Deal in something Deal with something: ‘To trade’ is the meaning of each of the phrases. However. ‘The new shop will deal in electrical appliances’ means will do business in. To deal with is to be involved with or is to treat in a particular way. I have been dealing with the similar problems of our students in coping with higher level English for the last several years. The problems cannot be solved by dealing with them harshly as indeed some teachers do. Drive something: in Drive at something: To drive something in means to.explain repeatedly as in ‘They drove it into me that Arithmetic was vitally important.’ To drive at something means to aim at or try to say or convey as in ‘Ekanath does not explain well, but I realised what he was driving at.
Finish with someone: Finish something off: To end a friendship or connection is what. finish with someone implies unlike finish something off which implies to complete or use up. Sunil finished with Ashwin after their heated arguments with each other.The children finished off the whole pudding.
Fix on something: Fix something on: The interchanging of the preposition imparts quite a variation in the meaning of the two phrases. To fix on something is to decide on or choose as in Sunita has fixed on Vimal for a husband.’ To fix something on is to fasten or attach as in ‘Please fix the top on the milk container.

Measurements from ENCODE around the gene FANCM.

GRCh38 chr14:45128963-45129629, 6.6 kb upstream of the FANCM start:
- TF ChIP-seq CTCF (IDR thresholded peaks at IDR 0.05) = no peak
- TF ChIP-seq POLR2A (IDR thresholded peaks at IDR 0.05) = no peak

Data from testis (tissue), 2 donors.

Get over something: Get something over It is wrong to say Prof. Verna often tails to got over his ideas to his students’. What was intended was Prof Vermn often fails Si his ideas over to his students’ meaning he fails to manage to communicate his ideas. I am yet to get over the sorrow of the recent loss of my dear Aunt.
Get round something: Get something round: To get around something is to circumvent or evade as indicated in ‘It is no use trying to get around paying the airport tax while going abroad’; while to get something round is to send, as in will get the fax round to you by evening.
Get something down: Get down to something: Often used wrongly. Get something down means to manage to write (in a hurry, with difficulty, etc Get down to something means to start serious work on or to tackle. Though she has got something down for the magazine. I have not yet got down to critically examine it.
Give something up: Give up something: To give something up is to surrender. He refused to give up the race, even though he was not well To give up something is to stop indulging in something. My uncle has given up drinking after the heart attack.